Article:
The Taoiseach says Ireland’s future lies within the European Union
The Taoiseach Enda Kenny and outgoing British Prime Minister David Cameron have spoken by phone for 12 minutes in the wake of the UK vote to leave the European Union.
The two men have agreed to initiate immediate talks between Ireland and Britain on key issues such as the Common Travel Area and the border with Northern Ireland.
Meanwhile the Government has published a contingency plan - which includes aiming to attract financial and other firms looking to leave the UK and stay in Europe.
Just after the result was announced Mr Cameron said he was standing down as British prime minister.
Here, an emergency Cabinet meeting was held and the Taoiseach said he was very sorry that the UK had voted for a Brexit.
Enda Kenny clearly stated Ireland's place in Europe and said he would work with the UK for a new relationship.
In his speech he outlined a number of key actions that will now be taken to "address the contingencies arising from the UK’s decision", stating that the primary objective will be to "protect and advance" the interest of Ireland.
Mr Kenny said: "In the immediate term, the Minister for Finance and his officials are in close contact with the Central Bank, the NTMA and our international partners to ensure that any short-term market volatility is carefully managed."
He spoke about the implications for Northern Ireland and said that "relations between North and South" will be a priority for the Irish Government and will require "careful consideration".
"We will approach these issues in the same spirit of partnership that has underpinned the peace process and has transformed relationships on this island since the Good Friday Agreement."
Mr Kenny intends to meet with members of the Northern Ireland Executive on Monday June 27th at the North/South Ministerial Council - where detailed discussions will take place on how to best approach the recent developments.
He assured that the "best interests of all of the people of Ireland, North and South" would be maintained.
Issues to be dealt with in the medium term would be that of the Common Travel Area between Britain and Ireland.
The Taoiseach said: "The Irish Government will do our utmost in upcoming discussions to maintain the Common Travel Area and minimise any possible disruptions to the flow of people, goods and services between these islands."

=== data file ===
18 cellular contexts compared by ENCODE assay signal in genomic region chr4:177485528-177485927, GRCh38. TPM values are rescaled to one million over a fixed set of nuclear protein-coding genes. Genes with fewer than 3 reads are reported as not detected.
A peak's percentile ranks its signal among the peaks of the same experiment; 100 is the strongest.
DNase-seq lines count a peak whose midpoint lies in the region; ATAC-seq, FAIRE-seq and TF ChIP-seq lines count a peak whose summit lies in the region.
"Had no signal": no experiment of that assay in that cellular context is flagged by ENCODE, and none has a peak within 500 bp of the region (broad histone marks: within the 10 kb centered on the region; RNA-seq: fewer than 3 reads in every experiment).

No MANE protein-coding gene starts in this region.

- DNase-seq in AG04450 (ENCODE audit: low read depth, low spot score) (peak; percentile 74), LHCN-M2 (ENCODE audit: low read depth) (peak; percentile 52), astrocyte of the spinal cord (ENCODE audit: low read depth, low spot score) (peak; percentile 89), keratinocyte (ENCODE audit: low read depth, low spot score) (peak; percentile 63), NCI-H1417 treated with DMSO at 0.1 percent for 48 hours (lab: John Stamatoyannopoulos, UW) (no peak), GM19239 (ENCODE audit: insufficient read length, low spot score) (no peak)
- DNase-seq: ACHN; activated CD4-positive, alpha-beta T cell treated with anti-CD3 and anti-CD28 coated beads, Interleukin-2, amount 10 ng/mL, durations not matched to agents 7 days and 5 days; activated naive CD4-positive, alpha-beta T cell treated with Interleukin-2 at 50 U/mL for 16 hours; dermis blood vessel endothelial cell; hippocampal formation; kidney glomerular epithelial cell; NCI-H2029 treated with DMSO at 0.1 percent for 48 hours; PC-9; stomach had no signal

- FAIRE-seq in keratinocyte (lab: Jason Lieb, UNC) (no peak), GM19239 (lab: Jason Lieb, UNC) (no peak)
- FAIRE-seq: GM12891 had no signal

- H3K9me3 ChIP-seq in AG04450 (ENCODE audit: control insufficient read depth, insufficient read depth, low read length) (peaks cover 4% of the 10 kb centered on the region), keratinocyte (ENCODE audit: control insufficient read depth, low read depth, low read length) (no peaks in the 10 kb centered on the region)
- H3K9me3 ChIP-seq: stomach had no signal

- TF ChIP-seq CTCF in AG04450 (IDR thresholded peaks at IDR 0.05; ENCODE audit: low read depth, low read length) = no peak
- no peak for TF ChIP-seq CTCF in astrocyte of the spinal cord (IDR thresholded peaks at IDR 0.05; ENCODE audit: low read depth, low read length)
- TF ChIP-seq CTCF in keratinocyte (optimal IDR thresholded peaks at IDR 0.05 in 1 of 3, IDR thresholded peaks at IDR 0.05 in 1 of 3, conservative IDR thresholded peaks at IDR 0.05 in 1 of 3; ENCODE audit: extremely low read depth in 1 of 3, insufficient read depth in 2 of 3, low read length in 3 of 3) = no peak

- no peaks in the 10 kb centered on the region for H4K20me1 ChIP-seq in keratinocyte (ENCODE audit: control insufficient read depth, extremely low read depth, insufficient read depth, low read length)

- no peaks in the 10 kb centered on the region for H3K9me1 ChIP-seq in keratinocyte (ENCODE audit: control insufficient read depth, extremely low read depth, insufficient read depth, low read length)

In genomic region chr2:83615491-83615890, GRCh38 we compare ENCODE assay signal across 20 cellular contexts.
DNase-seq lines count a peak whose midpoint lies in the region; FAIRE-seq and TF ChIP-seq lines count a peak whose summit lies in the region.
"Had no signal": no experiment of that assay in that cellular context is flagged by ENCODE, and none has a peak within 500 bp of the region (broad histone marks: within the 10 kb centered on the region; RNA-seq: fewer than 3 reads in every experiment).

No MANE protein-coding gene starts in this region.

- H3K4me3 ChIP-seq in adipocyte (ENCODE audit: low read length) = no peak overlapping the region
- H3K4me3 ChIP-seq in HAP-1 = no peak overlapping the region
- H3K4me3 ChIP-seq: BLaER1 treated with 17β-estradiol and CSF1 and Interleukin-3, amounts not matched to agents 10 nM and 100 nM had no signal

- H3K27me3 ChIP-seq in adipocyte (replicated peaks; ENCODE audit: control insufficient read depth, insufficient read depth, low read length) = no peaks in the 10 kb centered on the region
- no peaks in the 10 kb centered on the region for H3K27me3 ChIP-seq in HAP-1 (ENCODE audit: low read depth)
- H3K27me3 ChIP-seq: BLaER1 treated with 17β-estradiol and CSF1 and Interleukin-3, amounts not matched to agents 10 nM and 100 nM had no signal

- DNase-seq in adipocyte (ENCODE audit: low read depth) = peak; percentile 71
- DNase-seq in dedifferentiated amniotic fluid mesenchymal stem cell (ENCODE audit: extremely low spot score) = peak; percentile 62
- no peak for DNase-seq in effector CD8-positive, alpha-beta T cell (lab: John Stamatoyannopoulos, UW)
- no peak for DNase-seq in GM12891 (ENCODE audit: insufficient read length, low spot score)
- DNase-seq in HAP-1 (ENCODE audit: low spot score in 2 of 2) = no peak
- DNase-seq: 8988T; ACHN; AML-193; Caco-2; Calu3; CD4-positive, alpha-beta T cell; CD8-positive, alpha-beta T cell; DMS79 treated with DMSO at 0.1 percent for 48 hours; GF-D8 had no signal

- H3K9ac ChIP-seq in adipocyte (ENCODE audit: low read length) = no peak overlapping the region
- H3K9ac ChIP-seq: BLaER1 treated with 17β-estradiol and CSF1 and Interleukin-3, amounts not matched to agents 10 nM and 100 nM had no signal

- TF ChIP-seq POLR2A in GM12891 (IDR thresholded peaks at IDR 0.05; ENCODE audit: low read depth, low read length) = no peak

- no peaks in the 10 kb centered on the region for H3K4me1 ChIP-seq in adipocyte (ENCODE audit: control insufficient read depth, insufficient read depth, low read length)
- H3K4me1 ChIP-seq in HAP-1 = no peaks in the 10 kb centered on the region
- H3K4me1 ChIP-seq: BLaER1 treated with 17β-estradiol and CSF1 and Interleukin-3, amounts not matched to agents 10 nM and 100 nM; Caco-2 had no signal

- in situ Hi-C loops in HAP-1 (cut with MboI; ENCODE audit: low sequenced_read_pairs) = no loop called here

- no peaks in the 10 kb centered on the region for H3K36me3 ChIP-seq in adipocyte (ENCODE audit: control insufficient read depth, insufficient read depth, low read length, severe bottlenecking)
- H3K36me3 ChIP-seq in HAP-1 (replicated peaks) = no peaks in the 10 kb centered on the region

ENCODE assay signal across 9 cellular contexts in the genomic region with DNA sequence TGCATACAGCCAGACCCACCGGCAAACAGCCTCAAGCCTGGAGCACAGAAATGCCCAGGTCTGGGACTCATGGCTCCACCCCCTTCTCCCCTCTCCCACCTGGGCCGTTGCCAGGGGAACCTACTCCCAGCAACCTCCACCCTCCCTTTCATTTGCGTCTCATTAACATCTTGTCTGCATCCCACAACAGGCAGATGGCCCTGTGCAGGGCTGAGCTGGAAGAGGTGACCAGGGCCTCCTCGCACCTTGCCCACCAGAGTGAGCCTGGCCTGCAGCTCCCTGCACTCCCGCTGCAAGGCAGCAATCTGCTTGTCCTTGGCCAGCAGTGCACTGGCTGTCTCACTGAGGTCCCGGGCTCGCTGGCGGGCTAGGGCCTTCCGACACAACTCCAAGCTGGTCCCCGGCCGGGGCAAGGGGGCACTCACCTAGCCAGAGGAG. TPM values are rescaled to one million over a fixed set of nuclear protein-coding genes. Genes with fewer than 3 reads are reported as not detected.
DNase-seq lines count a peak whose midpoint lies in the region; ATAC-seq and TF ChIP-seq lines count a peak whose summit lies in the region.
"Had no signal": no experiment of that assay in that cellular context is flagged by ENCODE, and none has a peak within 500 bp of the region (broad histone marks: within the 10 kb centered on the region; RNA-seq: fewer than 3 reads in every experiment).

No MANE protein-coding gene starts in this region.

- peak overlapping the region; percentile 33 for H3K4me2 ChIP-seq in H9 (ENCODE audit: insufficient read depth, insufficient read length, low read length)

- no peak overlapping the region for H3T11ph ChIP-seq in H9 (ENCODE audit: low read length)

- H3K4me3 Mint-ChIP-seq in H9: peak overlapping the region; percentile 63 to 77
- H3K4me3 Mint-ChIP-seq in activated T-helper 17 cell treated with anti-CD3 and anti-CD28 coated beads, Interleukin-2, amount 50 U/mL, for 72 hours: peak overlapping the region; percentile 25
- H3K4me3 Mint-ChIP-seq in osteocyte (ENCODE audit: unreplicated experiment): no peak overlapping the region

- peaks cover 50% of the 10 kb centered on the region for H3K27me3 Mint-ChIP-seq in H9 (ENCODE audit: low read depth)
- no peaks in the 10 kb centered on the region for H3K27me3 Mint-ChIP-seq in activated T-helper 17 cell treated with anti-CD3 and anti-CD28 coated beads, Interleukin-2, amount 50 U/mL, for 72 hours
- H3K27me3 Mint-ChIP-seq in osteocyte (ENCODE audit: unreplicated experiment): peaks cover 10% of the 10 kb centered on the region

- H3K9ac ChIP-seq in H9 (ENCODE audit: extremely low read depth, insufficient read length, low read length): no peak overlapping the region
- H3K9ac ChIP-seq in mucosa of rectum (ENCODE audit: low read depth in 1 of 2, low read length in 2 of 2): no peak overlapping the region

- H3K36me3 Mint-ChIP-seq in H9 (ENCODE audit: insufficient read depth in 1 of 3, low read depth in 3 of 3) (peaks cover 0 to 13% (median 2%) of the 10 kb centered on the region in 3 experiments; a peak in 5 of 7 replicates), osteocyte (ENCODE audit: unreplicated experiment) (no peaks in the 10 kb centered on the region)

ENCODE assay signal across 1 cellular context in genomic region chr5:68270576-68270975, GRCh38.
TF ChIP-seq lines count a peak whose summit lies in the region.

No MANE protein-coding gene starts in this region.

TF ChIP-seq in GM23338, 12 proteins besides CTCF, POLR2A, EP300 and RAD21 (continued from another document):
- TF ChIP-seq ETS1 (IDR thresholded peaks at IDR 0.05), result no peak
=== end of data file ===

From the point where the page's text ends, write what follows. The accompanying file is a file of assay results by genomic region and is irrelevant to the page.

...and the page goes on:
He also acknowledged the concerns of the Irish community in Britain and said he wanted to "assure them that the Irish Government will also have their interests in our thinking as we approach the forthcoming negotiations".
Mr Kenny also stated that "Ireland will, of course, remain a member of the European Union" as it is "profoundly" in our national interest.
"After more than 40 years of membership, we have built up strong bonds of partnership with all the other member states, and with the European institutions, that will continue to serve us well.
"There will be a discussion of the next steps at the meeting of the European Council next week.
"I will clearly set out our national position at that meeting, and I will ensure that our particular national interests are fully respected as we prepare to enter the next phase of negotiations."
He said the negotiations may not happen immediately and until then it is important to remember that Britain remains a member of the European Union until negotiations have been concluded.
"We must take this breathing space...and use it wisely," he added.
The Taoiseach said he is "very sorry" that the UK is to leave the European Union, but he fully respects their decision and expressed his personal best wished to Mr Cameron.
He published the Governments contingency plans, saying we were prepared for this. Those plans include seeking out financial and other firms looking for an EU headquarters.
The Dáil will be recalled on Monday to discuss the Brexit and the issue will top an EU summit in Brussels next week.